The web is buzzing today with the news that R.E.M. has broken up. Once a staple of college radio, R.E.M. eventually crossed over into the mainstream.
A BBC News headline today declared, “R.E.M.: The band that defined, then eclipsed college rock.” In fact, R.E.M. was one of the bands that epitomized the “college rock” or “college radio” sound that morphed into the ironically named commercial radio format of “alternative rock.”
Last year one of R.E.M.’s early singles, “Radio Free Europe,” was added to the National Recording Registry in the Library of Congress because of its significance and because it set “the pattern for later indie rock releases by breaking through on college radio in the face of mainstream radio’s general indifference.” Many credit R.E.M. with paving the way for the future commercial success of other college radio stalwarts.
The contradictory nature of independent radio darlings like R.E.M. achieving broader success caused Salon.com writer Andrew Leonard to opine back in 2008 about their appearance on college radio station KALX when they were past their college radio prime. He wrote:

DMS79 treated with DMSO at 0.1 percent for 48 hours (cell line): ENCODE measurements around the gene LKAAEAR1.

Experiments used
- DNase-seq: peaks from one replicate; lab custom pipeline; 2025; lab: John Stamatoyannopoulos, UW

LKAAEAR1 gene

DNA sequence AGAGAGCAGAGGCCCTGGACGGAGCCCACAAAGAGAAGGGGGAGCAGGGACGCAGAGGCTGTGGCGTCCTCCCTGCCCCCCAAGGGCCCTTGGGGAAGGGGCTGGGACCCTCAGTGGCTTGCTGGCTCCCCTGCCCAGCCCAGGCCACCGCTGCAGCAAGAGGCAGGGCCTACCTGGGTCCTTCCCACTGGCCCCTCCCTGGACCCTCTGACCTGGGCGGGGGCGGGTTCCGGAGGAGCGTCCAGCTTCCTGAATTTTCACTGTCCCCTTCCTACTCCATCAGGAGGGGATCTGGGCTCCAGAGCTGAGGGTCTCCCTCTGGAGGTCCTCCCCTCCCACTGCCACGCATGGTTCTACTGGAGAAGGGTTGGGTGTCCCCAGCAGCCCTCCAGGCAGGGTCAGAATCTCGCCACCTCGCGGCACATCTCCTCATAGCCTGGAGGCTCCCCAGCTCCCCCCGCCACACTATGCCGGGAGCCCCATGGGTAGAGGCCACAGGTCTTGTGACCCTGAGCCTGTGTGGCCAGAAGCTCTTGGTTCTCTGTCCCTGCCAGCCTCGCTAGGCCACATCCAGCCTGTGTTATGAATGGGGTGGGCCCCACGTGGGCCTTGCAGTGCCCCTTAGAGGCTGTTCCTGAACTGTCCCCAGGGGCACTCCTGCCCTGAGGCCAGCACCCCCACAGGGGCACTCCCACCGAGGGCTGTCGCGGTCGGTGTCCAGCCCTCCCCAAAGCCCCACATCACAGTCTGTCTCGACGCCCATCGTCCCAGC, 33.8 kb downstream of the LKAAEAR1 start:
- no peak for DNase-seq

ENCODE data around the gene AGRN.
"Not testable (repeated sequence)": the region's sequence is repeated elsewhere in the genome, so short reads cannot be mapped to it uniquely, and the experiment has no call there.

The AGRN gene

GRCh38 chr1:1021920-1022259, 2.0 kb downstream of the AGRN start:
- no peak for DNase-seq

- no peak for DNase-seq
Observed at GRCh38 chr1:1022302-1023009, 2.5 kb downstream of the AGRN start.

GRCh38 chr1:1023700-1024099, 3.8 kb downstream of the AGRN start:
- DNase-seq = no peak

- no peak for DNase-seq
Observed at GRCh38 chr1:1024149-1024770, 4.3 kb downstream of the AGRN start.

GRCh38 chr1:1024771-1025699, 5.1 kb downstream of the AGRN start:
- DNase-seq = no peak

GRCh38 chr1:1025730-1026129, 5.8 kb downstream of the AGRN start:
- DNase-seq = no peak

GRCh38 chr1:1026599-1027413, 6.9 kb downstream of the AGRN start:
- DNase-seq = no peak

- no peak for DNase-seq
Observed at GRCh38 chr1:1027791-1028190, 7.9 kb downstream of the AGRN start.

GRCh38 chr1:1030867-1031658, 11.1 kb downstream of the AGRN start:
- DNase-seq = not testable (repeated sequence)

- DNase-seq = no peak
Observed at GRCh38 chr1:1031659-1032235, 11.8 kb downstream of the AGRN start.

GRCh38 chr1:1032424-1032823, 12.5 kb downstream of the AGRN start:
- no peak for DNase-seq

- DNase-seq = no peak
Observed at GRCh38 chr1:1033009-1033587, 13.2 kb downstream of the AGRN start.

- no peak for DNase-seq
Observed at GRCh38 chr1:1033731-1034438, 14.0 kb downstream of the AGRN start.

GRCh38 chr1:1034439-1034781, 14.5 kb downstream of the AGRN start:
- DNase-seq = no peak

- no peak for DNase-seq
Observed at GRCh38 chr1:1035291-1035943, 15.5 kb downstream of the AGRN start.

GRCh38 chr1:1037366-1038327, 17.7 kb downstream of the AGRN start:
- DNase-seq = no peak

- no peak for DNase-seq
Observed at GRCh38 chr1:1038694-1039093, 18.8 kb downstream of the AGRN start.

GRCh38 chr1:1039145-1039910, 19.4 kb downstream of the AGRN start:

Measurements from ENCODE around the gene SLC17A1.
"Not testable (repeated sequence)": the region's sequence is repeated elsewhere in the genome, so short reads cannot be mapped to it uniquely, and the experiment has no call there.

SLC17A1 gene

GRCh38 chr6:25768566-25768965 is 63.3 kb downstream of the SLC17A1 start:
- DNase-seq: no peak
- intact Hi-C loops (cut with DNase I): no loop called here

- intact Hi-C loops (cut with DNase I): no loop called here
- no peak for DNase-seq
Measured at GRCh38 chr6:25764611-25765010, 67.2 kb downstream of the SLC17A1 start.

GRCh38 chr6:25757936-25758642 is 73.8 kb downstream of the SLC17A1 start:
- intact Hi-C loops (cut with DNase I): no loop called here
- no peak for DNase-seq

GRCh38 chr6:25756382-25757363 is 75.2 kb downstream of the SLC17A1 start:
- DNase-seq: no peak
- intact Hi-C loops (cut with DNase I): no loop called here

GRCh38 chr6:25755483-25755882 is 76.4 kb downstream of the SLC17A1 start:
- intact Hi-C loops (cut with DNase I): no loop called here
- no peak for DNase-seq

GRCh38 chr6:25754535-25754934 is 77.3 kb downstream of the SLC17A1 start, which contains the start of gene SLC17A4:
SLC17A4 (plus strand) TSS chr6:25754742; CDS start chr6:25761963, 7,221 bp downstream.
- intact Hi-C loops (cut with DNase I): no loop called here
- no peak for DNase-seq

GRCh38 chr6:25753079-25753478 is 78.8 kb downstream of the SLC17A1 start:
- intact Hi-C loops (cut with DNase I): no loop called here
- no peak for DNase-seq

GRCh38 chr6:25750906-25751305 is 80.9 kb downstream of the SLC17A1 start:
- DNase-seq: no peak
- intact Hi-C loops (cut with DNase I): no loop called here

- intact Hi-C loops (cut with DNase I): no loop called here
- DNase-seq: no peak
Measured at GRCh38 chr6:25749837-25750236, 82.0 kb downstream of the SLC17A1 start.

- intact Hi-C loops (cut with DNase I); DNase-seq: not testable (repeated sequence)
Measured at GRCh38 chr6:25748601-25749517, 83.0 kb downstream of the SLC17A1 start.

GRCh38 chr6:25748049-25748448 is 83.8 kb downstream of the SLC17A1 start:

“…to hear Stipe’s voice on KALX was to hear a life-cycle metaphor. The band is back where it started — no longer a staple of hit radio, no longer in high rotation on MTV, no longer selling out stadiums. Nope, back to blessed obscurity, back to college radio, back to singing unintelligibly about… Houston? “
Today’s news about R.E.M. splitting up is creating a wave of college radio nostalgia (although college radio never went away), with commenters on a Huffington post piece making statements such as:
“I can’t even IMAGINE college radio without R.E.M…” – MahatmaCoat
“…just the fact that they owned “college radio” making it the place to go for new music was influential in itself.” – chiodo08
Like many aging GenXers, I also can’t imagine my early days of college radio without R.E.M. and their other I.R.S. cohorts. But, I don’t believe that any one band “owns” college radio. There are plenty of adventurous artists who continue to get college radio airplay decades after their first releases. Perhaps today’s college radio nostalgia might cause some R.E.M. fans to flip their radio dial to the lower frequencies to catch some unexpected sounds. Luckily, the experience of discovering something new and different over the terrestrial radio airwaves lives on, even if R.E.M. called it quits.
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